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Thursday, July 28, 2011

Holding my hand

When does a typical child become embarrassed by his parent?

I found myself asking this question a couple years ago, coming to the conclusion that the answer is probably relative to each child. Generally speaking, however, I think it happens once they enter grade school. Thoughts?

Both of our children love their mom. I am a wonderfully fortunate mother. I get lots of kisses at home. Our younger son tells me he loves me more times a day than I can track. And, our older son could sit and smooch my cheek until the sun sets.

Bliss.

One morning when our older son was seven, he had experienced a slow start to his day. Not wanting to start things off on the wrong foot, I canceled his bus and opted to give him a slower start to the day and then drove him into school a little later. The parking lot sat to the side of the school. I collected his bags and helped him from the car, and, naturally, grabbed his hand to hold as we walked the lot toward the front of the building.

However, on this day, our son dropped my hand as we rounded the corner to the front of the school. He was so quiet and unassuming about it, that I thought perhaps his hand had slipped. We usually held hands everywhere we went--for safety reasons and also because, well, he's my son!

So, I gently picked his hand back up and clasped it in mine and continued to walk forward. It wasn't long before my hand was dropped again. There was no doubt. He did not want to hold my hand.

As it turned out, every morning that week, our son had trouble making his bus, and, well, I didn't really mind because I had an important social experiment to conduct. What was with the hand holding?????

Every day I tested a new theory. My results? Holding hands with mom was fine in the side parking lot to the school. It was not okay once we rounded the corner to the front of the building, and it most certainly was NOT okay once we entered the front doors to the school.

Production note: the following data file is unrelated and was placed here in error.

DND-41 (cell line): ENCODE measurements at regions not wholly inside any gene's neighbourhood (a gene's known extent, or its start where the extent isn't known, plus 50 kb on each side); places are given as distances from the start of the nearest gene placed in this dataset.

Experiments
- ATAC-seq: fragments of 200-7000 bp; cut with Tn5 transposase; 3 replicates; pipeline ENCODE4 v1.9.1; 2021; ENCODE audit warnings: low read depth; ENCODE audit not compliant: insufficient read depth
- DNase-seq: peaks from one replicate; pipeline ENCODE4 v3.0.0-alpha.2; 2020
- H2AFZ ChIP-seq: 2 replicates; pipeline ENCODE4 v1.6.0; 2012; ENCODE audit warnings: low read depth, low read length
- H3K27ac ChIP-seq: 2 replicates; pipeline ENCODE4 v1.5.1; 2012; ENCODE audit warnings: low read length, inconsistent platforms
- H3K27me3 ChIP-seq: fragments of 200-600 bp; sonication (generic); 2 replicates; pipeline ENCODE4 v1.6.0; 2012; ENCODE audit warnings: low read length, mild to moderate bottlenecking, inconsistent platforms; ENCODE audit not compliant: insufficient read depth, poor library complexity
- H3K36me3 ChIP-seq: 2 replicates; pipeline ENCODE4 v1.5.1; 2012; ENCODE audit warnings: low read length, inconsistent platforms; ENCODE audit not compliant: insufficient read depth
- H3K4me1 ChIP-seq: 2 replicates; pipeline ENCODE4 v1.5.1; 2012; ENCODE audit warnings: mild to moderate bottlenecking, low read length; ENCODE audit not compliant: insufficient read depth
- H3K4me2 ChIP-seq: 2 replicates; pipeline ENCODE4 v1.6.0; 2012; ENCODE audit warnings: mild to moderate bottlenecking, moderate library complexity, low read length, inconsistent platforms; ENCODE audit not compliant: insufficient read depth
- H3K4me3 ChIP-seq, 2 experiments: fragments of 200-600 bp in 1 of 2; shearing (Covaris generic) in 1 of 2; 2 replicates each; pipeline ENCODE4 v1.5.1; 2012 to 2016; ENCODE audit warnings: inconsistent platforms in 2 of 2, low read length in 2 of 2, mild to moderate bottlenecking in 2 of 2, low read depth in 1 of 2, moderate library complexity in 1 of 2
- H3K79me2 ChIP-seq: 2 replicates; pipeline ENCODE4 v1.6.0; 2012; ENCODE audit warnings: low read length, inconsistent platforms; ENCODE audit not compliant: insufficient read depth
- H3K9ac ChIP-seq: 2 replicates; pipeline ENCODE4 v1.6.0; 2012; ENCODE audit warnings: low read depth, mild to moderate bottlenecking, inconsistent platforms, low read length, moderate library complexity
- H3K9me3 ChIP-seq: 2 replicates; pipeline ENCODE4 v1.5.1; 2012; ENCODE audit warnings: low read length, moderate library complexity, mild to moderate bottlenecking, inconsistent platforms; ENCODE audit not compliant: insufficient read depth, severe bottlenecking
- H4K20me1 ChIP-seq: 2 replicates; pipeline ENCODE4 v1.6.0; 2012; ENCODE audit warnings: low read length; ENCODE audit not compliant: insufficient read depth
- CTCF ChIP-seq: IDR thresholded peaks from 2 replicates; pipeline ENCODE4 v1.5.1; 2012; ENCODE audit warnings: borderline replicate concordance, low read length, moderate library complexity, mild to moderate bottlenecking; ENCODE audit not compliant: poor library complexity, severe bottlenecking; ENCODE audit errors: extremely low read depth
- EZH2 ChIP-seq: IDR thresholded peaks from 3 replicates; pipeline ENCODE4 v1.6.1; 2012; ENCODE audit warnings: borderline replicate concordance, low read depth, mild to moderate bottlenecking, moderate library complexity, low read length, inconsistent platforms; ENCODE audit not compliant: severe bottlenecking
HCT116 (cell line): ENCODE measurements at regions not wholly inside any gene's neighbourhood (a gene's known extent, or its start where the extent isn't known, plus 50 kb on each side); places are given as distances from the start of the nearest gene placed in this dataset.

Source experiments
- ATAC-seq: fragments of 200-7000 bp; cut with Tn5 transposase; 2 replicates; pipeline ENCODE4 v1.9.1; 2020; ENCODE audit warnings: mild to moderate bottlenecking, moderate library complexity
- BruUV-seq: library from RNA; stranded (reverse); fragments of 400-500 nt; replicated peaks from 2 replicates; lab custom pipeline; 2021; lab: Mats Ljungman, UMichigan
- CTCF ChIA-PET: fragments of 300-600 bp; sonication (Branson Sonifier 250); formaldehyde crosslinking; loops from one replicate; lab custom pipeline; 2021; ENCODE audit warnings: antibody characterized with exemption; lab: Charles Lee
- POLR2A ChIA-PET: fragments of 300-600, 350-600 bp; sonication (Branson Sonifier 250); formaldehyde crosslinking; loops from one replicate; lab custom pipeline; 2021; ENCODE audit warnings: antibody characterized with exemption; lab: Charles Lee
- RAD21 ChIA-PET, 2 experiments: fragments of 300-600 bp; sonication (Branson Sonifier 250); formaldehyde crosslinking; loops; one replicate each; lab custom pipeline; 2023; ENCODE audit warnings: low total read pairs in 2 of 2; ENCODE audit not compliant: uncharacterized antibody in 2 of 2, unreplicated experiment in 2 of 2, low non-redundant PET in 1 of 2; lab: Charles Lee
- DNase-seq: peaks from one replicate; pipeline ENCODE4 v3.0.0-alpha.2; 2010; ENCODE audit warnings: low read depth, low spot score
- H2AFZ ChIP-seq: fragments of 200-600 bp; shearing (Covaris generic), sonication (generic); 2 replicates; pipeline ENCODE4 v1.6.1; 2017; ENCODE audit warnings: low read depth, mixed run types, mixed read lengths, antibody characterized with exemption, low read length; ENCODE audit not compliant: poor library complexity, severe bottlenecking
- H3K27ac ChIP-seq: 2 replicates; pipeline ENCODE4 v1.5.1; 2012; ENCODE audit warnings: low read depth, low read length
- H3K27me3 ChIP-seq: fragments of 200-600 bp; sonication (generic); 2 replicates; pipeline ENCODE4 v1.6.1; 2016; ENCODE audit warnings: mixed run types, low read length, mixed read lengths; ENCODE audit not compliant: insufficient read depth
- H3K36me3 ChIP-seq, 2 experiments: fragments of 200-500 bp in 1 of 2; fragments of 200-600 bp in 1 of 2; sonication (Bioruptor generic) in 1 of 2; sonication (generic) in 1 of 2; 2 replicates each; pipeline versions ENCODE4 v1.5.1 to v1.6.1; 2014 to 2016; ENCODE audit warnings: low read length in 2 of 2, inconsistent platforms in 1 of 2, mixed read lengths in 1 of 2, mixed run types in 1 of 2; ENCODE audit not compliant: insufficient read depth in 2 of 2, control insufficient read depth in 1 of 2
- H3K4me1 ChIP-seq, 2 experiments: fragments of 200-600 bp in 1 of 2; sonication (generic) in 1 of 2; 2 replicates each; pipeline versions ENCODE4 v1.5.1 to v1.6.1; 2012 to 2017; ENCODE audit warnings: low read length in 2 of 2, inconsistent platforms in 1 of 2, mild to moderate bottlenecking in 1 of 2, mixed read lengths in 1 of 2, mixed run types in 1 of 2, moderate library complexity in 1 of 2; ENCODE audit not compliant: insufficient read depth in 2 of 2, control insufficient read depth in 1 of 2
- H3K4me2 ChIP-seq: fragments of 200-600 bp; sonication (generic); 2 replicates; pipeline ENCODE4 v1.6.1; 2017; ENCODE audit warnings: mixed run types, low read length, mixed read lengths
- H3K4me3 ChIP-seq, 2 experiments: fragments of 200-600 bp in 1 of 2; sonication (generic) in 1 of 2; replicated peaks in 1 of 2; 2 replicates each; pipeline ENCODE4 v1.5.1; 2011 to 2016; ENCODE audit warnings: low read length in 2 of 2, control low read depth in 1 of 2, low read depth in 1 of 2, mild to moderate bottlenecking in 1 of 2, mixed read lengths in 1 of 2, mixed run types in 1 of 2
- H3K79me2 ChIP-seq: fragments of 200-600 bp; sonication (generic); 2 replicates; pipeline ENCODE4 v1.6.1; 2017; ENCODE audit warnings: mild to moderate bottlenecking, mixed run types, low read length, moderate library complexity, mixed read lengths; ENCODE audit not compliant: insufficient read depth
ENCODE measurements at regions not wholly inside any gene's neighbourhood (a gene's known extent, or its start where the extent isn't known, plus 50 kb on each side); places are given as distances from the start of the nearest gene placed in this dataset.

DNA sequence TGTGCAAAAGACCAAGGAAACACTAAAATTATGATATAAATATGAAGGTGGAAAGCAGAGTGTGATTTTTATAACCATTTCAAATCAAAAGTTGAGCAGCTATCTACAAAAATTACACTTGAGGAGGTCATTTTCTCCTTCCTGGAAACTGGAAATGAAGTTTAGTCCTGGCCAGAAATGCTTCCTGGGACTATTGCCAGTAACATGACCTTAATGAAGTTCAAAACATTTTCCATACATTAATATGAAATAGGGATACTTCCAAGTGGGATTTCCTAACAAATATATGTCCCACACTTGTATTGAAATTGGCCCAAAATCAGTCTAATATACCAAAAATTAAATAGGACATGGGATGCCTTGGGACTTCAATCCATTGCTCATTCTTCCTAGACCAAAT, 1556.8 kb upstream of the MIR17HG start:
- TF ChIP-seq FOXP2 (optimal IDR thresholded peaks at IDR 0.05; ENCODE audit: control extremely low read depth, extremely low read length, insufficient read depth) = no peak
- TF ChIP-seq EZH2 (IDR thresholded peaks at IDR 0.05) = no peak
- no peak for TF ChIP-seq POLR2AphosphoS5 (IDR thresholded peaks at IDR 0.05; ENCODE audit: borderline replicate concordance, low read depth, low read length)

I was elated.

Yes, I was overjoyed. What a glorious, magnificent, most TYPICAL response our older son was having to his mother at perhaps an appropriate age and stage in his life!!! HOT DOG! The kid met a developmental stage, and even though it involved separation from me, I was thrilled!!!!

Development is a blessing.

It was that same year when our younger son entered kindergarten that he pulled back as well. I seem to recall he would hold my hand as we entered his school, a different building from his brother's. However, when I one day dropped him off late and leaned down to kiss him good-bye in his classroom, I was met with an embarrassed child and a cold shoulder.

My boys were growing up. :)

Today, our ten-year-old fights with us if we try to touch him in public. Still a flight risk, he is insulted if we grab his hand to cross the street, hold onto his shoulder to keep him tame in a crowd or even snatch the back of his collar/shirt just to let him know we are keeping an eye on him. He is independent. He is ten. Things are as they should be. And, when so much else is not as it should be, it is wonderful to celebrate the little things.

When asked, our younger son just told me that I embarrass him when I try to hold his hand in public. Hahaha. Good. I'm proud of him for recognizing that I'm old and uncool.

I realize it will be many years, but I look forward to the time when they decide that I'm not as bad as they once thought.


1 comment:

  1. Raising kids is such a bittersweet adventure. We want to hold them close and we want them to grow away. We want to be their favorite person forever, yet we ultimately want to take a back seat to the person who we hope will walk with them for the remainder of their days.

    Luckily, that purposeful separation in childhood gives way for a renewed willingness to declare that they love their mommies. It takes a while and before it arrives, there's a bit of parental invisibility, but it does return. Much more sweet than bitter. :O)

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